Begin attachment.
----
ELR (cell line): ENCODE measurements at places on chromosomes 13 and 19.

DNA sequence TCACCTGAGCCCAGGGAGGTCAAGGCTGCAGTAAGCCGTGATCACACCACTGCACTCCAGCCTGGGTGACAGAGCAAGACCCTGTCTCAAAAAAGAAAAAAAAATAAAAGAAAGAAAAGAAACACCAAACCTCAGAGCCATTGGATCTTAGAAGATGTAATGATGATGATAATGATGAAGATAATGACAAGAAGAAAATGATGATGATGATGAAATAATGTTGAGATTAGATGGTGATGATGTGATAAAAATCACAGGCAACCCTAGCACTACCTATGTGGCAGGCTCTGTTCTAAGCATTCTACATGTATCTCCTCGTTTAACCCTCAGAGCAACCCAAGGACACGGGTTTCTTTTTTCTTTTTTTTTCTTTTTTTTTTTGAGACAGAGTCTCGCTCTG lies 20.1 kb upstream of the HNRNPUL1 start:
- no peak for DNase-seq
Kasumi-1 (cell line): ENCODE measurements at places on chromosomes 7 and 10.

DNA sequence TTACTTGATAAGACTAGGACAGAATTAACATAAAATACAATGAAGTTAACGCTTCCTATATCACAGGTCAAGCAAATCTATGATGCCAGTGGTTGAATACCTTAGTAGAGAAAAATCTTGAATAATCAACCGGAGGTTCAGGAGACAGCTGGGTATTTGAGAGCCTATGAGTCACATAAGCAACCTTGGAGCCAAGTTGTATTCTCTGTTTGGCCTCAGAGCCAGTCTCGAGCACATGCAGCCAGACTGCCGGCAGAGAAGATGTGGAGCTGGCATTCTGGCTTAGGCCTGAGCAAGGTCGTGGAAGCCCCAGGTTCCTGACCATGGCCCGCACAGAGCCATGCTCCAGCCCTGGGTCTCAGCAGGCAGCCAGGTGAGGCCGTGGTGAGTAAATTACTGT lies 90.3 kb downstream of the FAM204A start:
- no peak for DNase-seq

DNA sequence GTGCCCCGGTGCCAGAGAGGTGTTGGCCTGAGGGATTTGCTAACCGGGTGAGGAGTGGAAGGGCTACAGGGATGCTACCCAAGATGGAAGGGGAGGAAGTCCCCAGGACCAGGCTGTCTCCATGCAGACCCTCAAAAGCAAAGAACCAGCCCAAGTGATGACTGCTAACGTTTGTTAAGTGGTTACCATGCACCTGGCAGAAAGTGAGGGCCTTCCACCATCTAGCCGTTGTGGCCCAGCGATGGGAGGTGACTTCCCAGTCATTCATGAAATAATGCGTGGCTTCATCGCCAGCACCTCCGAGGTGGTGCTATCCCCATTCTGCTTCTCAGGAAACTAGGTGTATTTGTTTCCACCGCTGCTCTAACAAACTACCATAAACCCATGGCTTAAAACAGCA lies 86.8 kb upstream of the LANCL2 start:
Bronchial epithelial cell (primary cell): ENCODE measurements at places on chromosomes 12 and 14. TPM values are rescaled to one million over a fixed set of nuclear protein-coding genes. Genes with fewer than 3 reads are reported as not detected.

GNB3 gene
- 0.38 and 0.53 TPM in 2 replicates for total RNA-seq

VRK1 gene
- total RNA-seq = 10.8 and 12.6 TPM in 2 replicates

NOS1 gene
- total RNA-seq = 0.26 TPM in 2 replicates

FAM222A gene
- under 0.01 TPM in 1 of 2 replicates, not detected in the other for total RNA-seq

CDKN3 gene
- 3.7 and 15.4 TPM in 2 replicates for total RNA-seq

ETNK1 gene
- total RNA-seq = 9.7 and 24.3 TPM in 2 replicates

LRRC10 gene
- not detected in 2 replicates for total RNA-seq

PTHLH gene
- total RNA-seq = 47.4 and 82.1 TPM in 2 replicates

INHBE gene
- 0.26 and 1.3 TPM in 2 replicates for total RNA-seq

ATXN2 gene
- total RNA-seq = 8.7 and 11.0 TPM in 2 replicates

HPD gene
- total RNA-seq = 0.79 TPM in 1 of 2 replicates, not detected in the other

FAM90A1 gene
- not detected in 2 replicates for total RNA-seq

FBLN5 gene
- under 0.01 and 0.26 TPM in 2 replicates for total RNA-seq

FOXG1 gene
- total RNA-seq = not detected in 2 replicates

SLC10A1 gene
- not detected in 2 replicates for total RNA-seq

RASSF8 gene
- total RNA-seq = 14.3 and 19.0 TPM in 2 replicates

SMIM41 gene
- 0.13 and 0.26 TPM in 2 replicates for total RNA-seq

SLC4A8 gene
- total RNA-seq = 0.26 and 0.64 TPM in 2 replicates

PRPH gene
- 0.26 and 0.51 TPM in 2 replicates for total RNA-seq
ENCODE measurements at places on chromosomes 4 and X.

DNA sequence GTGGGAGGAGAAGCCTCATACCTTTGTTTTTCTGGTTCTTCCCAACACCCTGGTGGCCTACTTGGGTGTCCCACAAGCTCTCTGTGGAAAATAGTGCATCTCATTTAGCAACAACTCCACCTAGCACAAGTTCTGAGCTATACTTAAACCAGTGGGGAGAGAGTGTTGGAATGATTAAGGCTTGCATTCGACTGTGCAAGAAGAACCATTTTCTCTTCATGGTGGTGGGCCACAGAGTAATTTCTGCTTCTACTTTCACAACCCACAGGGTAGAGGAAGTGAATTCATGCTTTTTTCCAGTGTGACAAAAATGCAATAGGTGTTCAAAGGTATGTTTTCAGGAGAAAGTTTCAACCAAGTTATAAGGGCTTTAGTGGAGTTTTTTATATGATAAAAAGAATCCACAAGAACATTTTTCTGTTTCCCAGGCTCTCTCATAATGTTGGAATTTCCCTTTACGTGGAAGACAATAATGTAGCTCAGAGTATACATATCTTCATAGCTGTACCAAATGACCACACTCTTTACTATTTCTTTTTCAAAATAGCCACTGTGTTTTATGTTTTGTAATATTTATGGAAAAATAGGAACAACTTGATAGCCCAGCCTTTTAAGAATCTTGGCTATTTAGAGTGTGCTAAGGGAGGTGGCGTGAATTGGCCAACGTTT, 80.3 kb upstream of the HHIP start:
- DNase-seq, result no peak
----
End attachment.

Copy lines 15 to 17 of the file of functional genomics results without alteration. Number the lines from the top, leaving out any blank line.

FAM222A gene
- under 0.01 TPM in 1 of 2 replicates, not detected in the other for total RNA-seq

CDKN3 gene